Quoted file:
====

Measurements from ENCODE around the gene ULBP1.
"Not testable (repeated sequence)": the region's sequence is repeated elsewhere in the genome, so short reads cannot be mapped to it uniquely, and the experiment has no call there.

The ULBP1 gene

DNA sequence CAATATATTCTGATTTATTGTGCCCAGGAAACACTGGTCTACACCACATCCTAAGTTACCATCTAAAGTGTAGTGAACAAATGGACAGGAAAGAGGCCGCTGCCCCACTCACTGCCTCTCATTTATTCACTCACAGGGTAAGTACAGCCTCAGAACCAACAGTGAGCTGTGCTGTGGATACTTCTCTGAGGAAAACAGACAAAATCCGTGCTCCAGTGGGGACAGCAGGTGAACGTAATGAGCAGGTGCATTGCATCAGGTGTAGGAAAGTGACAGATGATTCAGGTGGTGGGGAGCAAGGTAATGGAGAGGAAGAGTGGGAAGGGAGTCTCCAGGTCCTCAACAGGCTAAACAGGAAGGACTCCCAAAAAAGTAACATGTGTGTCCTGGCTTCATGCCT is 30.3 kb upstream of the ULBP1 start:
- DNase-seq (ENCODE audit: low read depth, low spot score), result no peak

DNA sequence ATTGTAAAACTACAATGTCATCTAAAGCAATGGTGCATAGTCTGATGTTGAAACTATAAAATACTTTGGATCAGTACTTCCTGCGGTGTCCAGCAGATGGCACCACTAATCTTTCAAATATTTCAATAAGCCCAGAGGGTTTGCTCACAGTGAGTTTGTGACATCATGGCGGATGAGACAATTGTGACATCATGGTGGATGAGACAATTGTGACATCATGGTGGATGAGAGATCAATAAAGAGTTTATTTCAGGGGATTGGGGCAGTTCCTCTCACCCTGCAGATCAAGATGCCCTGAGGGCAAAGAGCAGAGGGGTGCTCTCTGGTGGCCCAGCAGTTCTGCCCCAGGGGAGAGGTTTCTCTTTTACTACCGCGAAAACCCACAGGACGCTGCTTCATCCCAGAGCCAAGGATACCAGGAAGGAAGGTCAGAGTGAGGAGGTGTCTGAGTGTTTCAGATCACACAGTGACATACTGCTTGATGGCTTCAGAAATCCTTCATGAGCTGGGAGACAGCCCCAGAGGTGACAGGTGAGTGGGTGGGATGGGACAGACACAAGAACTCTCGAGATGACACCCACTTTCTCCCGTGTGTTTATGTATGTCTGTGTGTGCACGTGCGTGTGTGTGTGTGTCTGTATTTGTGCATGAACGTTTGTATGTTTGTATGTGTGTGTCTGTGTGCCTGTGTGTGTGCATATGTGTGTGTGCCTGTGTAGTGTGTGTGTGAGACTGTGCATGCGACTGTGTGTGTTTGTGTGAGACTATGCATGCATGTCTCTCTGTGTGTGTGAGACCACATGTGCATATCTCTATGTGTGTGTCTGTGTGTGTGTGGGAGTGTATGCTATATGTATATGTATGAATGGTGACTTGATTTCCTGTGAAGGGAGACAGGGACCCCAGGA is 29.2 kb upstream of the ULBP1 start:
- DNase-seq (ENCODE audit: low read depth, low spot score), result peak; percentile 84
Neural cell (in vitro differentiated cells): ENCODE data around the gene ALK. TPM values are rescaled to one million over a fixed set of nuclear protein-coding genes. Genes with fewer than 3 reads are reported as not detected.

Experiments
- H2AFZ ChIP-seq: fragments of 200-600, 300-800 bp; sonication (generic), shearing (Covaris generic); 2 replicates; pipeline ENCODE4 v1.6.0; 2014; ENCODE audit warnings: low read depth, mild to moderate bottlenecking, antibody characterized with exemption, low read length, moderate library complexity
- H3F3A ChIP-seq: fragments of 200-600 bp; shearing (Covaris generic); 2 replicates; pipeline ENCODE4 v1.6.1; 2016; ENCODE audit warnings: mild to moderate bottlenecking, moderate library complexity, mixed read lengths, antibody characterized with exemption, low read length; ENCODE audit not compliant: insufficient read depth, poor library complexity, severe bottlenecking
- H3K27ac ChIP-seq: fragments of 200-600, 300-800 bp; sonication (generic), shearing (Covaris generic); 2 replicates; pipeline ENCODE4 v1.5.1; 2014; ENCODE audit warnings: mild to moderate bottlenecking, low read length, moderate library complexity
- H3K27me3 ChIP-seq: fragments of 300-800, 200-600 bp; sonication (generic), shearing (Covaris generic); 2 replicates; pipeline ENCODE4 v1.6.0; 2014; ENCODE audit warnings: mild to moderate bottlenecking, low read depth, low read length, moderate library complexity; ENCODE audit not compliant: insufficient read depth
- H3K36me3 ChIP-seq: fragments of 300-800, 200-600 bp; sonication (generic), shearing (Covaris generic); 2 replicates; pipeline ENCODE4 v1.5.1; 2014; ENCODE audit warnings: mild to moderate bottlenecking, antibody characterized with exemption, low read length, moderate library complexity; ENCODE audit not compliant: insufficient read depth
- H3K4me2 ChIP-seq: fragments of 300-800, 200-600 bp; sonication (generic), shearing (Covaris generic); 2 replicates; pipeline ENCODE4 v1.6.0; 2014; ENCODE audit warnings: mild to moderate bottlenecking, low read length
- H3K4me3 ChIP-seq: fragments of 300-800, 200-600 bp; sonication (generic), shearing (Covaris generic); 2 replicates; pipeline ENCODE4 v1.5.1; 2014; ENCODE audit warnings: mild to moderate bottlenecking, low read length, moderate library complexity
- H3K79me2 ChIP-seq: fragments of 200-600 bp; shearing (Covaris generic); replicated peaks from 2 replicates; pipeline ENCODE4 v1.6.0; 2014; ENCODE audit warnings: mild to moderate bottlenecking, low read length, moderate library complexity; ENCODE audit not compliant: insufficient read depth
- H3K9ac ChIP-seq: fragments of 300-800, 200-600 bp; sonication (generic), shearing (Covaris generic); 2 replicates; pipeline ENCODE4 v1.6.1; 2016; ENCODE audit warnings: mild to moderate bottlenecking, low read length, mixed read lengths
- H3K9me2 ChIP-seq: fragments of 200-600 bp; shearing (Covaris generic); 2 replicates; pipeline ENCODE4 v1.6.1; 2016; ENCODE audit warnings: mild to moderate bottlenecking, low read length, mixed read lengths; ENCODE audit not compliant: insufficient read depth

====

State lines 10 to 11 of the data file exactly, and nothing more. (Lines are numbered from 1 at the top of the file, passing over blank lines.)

- H2AFZ ChIP-seq: fragments of 200-600, 300-800 bp; sonication (generic), shearing (Covaris generic); 2 replicates; pipeline ENCODE4 v1.6.0; 2014; ENCODE audit warnings: low read depth, mild to moderate bottlenecking, antibody characterized with exemption, low read length, moderate library complexity
- H3F3A ChIP-seq: fragments of 200-600 bp; shearing (Covaris generic); 2 replicates; pipeline ENCODE4 v1.6.1; 2016; ENCODE audit warnings: mild to moderate bottlenecking, moderate library complexity, mixed read lengths, antibody characterized with exemption, low read length; ENCODE audit not compliant: insufficient read depth, poor library complexity, severe bottlenecking